(Here is the second part of an article I wrote some time ago about a dedicated group of volunteers who are trying to save the Ridge Route – a road across the San Gabriel Mountains that literally held the state of California together.)
After lunch we climbed back inside the Tercel to examine more drains and to learn more of the Ridge Route’s history from Mike.
“The cement you see is the original road,” Mike says, “but from what I understand, there was never a center dividing line. There was also a 15 mile-per-hour speed limit. When you got onto the Ridge Route, you were given a ticket stamped with the time that you would reach the other end of the road if you stayed within the speed limit. If you got to the other end of it quicker than that, you got a speeding ticket,” he adds.
The group stopped a couple of times to dig out drains that had been choked by dirt and weeds.
“What tools do you need for this one,” one of the volunteers asks at a drain site that was completely overgrown with brush.
“A very large can of Drano,” was the reply.
Back on the road, Mike and I pass through an area known as Swede’s Cut, the only spot on the route where major excavation work was done. Rockslides had spilled onto the highway.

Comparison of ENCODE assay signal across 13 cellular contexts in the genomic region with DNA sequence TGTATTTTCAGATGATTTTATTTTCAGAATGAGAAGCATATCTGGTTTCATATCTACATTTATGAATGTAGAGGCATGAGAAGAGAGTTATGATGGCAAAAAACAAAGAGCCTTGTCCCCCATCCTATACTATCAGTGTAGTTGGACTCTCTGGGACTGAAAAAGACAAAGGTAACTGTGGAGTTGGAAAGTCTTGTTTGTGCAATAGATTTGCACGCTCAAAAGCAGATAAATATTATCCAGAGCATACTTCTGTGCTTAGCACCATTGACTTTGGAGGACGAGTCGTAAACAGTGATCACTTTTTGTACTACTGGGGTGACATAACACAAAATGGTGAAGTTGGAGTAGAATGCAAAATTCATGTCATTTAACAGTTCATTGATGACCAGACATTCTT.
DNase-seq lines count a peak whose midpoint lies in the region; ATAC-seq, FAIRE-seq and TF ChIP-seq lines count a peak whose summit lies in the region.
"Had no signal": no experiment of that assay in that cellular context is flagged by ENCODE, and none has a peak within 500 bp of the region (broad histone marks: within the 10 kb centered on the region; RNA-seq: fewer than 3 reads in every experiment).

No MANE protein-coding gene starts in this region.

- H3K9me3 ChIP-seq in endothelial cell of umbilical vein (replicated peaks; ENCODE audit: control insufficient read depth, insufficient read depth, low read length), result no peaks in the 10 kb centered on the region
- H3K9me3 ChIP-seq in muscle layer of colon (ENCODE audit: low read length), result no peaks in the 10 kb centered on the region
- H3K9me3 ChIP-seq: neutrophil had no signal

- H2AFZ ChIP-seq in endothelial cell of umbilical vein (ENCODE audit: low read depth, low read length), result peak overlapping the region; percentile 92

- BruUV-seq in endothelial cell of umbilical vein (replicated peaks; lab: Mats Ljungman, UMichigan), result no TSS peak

“This is an area where we have to do a lot of work to restore the road,” Mike says. “The goal is to re-create the entire road as it was around 1920, with authentic curbs and signage. I foresee a day when this road will be used as a park for bikers, runners, and for certain vehicles. We’ll probably need to do it in phases,” he adds.
The task ahead seems endless and often thankless, with as many hours spent weaving through governmental bureaucracy as in actual cleanup. But progress has been made. Much has been restored, and at certain historic spots the group has partnered with the Forest Service and another charity to erect roadside markers with old photos showing what the road looked like in its heyday.
“We need to work on education,” Mike says. “Many people who live near the Ridge Route have never heard of it. We need to do more outreach to let people know who we are and what we are all about.”
At the southern gate I ask Omieczynski why he drives all the way from Buena Park in Orange County once a month to work on a road that the world has mostly forgotten about.
“Because it’s fun. It’s as simple as that. That’s what keeps me coming back every month.”
Free of charge.